with focal lesion in the distal border of the navicular
bone (OCLL) and focal DSIL desmitis were considered the
most likely causes of pain and lameness. Similar to the
horse reported, no other lesions of the foot and pastern
were identified using high-field MRI, but post mortem
examination was not performed.
The horse in this report showed low grade unilateral
lameness which was observed only when examined in
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circles on a soft surface. Lameness was seen only when


ridden. It is likely that the low grade lameness detected at
the time of the examination was related to the recent low
level of exercise, because the owner reported that the
horse had been substantially lamer when in regular work,
albeit only when ridden. Historically, lameness associated
with navicular bone pathology has been characterised
by a moderate grade bilateral lameness, usually worst on
a circle on a hard surface. However, in some horses,
lameness is mild and detectable only during ridden
exercise (Dyson 2010). Evaluation of lameness on different
surfaces is extremely important to accurately characterise
the degree and type of lameness (Dyson 2011).
Assessment of a horse when ridden is sometimes essential,
although the biomechanical influences on the limbs
of a horse with or without a rider have been poorly
documented.
Intra-articular analgesia of the DIP joint resulted in only
mild improvement of the lameness. Analgesia of the
navicular bursa may have further substantiated that the
fragment and associated abnormalities were the primary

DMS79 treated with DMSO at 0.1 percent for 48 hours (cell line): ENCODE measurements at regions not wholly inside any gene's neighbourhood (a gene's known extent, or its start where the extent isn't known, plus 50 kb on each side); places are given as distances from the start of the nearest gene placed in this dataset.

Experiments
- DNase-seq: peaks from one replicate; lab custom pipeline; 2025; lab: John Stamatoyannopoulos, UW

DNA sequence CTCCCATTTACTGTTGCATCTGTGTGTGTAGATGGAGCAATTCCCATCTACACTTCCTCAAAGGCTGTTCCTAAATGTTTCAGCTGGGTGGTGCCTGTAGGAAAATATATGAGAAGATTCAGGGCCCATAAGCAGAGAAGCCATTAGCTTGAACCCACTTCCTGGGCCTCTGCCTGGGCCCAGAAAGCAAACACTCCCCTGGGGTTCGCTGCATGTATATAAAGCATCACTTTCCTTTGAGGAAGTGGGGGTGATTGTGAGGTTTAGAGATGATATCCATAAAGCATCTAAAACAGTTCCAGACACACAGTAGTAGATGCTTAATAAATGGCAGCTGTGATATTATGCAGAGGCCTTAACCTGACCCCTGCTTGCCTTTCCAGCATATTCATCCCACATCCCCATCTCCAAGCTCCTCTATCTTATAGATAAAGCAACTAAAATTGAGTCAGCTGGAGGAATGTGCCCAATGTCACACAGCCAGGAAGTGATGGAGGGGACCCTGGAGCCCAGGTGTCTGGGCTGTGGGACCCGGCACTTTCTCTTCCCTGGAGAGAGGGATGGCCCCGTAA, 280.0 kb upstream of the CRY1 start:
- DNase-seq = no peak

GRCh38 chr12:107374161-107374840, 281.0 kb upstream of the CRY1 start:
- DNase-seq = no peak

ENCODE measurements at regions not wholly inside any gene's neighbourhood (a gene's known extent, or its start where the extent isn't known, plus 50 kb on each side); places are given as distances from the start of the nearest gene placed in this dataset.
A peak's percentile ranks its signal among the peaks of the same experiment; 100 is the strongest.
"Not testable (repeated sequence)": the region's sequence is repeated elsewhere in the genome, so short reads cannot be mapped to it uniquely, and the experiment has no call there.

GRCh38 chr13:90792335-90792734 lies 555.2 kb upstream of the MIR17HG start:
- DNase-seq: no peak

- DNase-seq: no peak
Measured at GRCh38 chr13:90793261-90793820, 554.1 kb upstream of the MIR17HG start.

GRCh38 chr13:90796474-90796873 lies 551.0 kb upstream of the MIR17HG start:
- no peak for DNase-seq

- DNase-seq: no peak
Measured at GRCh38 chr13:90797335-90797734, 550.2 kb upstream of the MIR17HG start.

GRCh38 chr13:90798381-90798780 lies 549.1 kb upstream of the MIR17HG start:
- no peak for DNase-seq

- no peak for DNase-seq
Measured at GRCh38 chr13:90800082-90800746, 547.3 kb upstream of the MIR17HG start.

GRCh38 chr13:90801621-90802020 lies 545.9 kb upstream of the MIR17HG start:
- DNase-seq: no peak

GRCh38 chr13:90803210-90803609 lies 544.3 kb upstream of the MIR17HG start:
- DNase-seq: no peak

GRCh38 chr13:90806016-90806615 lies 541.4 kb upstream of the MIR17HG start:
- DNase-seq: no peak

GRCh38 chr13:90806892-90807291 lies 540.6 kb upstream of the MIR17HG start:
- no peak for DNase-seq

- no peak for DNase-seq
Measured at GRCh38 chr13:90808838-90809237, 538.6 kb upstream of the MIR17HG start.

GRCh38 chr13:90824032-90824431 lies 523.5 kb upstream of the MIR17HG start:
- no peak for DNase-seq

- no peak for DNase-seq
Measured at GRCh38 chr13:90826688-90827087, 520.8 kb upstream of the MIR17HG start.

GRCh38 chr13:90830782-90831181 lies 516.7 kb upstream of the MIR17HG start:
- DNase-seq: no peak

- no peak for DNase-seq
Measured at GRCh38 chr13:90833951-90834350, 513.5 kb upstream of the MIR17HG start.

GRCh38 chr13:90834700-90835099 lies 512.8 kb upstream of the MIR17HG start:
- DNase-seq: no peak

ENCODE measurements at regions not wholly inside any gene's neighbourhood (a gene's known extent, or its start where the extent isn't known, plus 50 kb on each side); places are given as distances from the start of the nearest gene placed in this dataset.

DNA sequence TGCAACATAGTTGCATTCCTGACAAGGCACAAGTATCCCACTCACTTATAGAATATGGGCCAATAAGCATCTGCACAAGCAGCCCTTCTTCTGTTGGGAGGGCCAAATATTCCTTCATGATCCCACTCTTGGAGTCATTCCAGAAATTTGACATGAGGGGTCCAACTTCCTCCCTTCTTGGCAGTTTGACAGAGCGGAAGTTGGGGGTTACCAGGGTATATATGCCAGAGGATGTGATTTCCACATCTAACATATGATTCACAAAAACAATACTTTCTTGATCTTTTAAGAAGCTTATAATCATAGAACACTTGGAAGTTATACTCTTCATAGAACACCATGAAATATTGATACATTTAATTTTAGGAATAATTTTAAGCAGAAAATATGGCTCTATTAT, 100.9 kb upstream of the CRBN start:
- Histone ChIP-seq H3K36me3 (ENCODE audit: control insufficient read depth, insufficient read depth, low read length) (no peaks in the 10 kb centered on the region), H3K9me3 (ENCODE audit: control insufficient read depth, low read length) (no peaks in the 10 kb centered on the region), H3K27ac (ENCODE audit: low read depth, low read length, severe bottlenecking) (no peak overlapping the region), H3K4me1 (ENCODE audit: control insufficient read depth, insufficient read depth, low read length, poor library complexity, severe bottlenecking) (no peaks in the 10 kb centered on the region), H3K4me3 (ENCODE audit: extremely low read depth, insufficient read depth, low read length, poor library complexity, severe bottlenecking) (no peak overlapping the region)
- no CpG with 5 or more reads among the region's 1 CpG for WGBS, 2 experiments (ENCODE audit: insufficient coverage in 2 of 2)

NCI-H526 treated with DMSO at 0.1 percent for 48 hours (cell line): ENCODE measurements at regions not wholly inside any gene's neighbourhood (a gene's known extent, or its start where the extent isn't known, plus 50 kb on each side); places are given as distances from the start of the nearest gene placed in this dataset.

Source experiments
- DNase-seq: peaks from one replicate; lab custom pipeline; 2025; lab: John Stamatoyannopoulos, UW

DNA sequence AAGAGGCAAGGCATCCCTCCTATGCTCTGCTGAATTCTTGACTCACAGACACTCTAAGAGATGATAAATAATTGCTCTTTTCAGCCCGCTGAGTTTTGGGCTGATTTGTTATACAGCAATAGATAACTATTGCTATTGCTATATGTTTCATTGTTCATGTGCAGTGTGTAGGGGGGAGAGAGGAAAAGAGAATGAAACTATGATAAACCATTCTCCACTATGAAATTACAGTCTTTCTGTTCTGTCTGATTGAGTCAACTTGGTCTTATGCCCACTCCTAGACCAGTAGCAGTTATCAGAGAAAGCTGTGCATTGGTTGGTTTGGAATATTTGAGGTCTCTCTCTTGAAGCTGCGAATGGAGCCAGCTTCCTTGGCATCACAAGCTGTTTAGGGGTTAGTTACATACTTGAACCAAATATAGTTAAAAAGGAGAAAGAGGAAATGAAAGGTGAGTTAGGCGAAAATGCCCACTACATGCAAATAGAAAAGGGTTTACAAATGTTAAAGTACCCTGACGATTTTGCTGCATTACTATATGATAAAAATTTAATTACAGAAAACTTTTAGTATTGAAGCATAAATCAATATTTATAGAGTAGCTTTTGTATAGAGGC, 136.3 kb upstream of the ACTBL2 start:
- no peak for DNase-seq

sources of pain. However this could not be safely
performed because of the temperament of the horse. In a
previous study which compared responses to intra-articular
analgesia of the DIP joint and intrathecal analgesia of the
navicular bursa, 20% of horses with a negative response
to intra-articular analgesia of the DIP joint showed
improvement in lameness after analgesia of the navicular
bursa within 5 min of injection in association with navicular
bone pathology (Dyson and Kidd 1993; Dyson 1995).
In both horses with focal navicular bone and DSIL
pathology, lameness was detectable only when the lame
limb was on the outside of a circle, although the lesions in
the navicular bone were localised laterally and medially,
respectively. The biomechanical influences of a front
foot landing on the inside or outside of a circle have
been poorly documented and may also be influenced
by an individuals limb flight, foot placement and foot
conformation. In an experimental in vivo kinematic study,
the DIP joint of the inside front foot landed flatter and with
less rocking motion on a turn compared with straight lines
and there was less flexion and extension of the DIP joint
(Chateau et al. 2005). However, the DIP joint underwent a
substantial medial rotation and lateral movement of the
middle phalanx relative to the distal phalanx during the
weightbearing phase of the stride, with lateral rotation of
the DIP joint during breakover when horses walked in a
circle compared with straight lines (Chateau et al. 2005).
These rotational movements of the DIP joint will influence
biomechanical loads on the podotrochlear apparatus
because the navicular bone is an integral part of the DIP
joint.
The focal lesions observed in this report suggest that the
navicular bone and/or the DSIL can be sources of pain,
perhaps because of movement of a fragment relative to
the distal border of the navicular bone (Schramme et al.
2005) and/or associated lesions of the DSIL and navicular

M. Biggi et al.

bone. Post mortem evaluation revealed a palpably firm


connection between the fragment and the navicular
bone; however, movement may have occurred in vivo
under maximal loading, especially turning. The DSIL has a
rich sensory innervation (Van Wulfen and Bowker 2002)
which may also be responsible for mediating pain and
lameness. Mild fibrocartilage erosion on the sagittal ridge
of the navicular bone was observed on post mortem
examination grossly and histologically. This type of lesion
can be observed in sound horses (Blunden et al. 2006),
therefore we considered the lesion likely to be an
incidental finding, although we cannot definitively state
that it could not have contributed to pain.
Evaluation of the distal border of the navicular bone